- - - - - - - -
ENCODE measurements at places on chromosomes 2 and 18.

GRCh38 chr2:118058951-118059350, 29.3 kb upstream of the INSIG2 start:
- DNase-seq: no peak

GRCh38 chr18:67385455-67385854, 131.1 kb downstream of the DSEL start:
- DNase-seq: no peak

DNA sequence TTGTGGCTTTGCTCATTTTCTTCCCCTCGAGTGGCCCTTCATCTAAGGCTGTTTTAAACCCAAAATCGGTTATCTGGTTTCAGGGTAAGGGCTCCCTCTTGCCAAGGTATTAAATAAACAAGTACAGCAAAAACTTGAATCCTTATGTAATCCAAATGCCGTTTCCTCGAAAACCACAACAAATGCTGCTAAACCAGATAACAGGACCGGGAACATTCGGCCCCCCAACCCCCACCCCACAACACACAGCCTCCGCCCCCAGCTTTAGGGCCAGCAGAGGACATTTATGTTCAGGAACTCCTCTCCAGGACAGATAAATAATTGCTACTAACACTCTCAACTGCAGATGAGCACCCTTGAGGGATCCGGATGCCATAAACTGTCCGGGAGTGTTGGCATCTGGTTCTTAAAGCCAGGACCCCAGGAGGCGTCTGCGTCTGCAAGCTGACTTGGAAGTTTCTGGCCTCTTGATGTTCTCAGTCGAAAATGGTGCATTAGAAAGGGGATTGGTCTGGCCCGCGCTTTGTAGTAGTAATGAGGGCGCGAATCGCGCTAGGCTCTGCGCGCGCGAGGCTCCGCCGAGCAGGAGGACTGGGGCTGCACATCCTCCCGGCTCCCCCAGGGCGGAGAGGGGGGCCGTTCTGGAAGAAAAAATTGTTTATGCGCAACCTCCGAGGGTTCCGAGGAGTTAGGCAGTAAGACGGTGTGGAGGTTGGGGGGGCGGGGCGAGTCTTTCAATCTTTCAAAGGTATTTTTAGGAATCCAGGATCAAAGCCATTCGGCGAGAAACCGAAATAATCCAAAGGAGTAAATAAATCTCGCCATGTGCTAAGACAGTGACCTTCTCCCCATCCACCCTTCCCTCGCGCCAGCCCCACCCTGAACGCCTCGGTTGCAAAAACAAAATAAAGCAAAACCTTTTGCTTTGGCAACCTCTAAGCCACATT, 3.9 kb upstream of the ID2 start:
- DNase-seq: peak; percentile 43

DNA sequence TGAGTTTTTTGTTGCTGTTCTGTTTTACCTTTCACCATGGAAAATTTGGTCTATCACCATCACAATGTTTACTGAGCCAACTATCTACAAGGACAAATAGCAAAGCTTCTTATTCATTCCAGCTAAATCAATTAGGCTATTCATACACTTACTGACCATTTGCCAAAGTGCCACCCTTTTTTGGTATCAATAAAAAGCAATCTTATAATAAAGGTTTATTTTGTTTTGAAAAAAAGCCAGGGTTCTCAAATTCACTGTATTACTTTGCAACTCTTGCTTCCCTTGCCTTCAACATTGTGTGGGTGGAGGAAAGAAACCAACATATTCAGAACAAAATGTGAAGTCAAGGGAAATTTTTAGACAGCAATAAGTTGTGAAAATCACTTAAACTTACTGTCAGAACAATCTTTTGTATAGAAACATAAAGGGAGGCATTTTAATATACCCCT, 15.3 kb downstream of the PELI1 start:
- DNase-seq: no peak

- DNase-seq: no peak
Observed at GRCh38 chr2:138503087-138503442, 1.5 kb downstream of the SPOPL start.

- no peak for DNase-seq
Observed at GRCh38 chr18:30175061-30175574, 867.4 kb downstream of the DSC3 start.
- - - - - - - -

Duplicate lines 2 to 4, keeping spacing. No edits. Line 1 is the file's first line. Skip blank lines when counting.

GRCh38 chr2:118058951-118059350, 29.3 kb upstream of the INSIG2 start:
- DNase-seq: no peak

GRCh38 chr18:67385455-67385854, 131.1 kb downstream of the DSEL start: